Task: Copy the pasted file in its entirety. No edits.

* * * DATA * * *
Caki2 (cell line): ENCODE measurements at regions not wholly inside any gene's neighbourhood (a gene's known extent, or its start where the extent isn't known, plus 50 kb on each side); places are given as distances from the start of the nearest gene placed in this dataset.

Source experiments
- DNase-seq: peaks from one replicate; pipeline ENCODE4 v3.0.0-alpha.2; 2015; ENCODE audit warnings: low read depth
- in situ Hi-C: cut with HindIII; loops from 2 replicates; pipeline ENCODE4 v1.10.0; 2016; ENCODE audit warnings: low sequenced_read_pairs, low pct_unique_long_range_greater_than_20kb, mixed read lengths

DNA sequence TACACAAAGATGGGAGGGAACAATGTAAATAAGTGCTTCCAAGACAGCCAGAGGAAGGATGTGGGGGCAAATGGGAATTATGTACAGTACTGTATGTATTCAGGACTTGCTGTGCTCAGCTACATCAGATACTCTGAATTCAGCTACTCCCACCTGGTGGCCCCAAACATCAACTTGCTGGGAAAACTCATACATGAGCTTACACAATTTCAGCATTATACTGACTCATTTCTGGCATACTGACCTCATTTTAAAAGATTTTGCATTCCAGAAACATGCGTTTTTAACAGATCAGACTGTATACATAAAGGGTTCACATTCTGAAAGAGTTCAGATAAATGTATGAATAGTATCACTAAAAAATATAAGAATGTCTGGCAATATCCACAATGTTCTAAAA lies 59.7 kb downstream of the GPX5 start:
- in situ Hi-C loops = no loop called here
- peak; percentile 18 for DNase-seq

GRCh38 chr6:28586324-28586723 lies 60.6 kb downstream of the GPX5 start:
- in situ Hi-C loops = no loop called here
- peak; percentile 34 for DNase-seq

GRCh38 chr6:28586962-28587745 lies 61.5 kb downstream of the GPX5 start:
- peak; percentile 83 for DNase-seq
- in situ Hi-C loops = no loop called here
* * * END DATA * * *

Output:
Caki2 (cell line): ENCODE measurements at regions not wholly inside any gene's neighbourhood (a gene's known extent, or its start where the extent isn't known, plus 50 kb on each side); places are given as distances from the start of the nearest gene placed in this dataset.

Source experiments
- DNase-seq: peaks from one replicate; pipeline ENCODE4 v3.0.0-alpha.2; 2015; ENCODE audit warnings: low read depth
- in situ Hi-C: cut with HindIII; loops from 2 replicates; pipeline ENCODE4 v1.10.0; 2016; ENCODE audit warnings: low sequenced_read_pairs, low pct_unique_long_range_greater_than_20kb, mixed read lengths

DNA sequence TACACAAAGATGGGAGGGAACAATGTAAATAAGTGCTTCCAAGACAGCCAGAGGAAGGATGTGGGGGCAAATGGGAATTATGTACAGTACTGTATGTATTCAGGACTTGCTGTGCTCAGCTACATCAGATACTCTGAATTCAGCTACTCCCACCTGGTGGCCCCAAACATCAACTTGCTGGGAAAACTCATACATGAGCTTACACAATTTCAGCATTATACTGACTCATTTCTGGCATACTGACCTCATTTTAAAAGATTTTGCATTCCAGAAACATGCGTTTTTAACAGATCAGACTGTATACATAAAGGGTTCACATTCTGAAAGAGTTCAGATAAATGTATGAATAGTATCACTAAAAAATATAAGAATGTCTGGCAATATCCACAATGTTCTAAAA lies 59.7 kb downstream of the GPX5 start:
- in situ Hi-C loops = no loop called here
- peak; percentile 18 for DNase-seq

GRCh38 chr6:28586324-28586723 lies 60.6 kb downstream of the GPX5 start:
- in situ Hi-C loops = no loop called here
- peak; percentile 34 for DNase-seq

GRCh38 chr6:28586962-28587745 lies 61.5 kb downstream of the GPX5 start:
- peak; percentile 83 for DNase-seq
- in situ Hi-C loops = no loop called here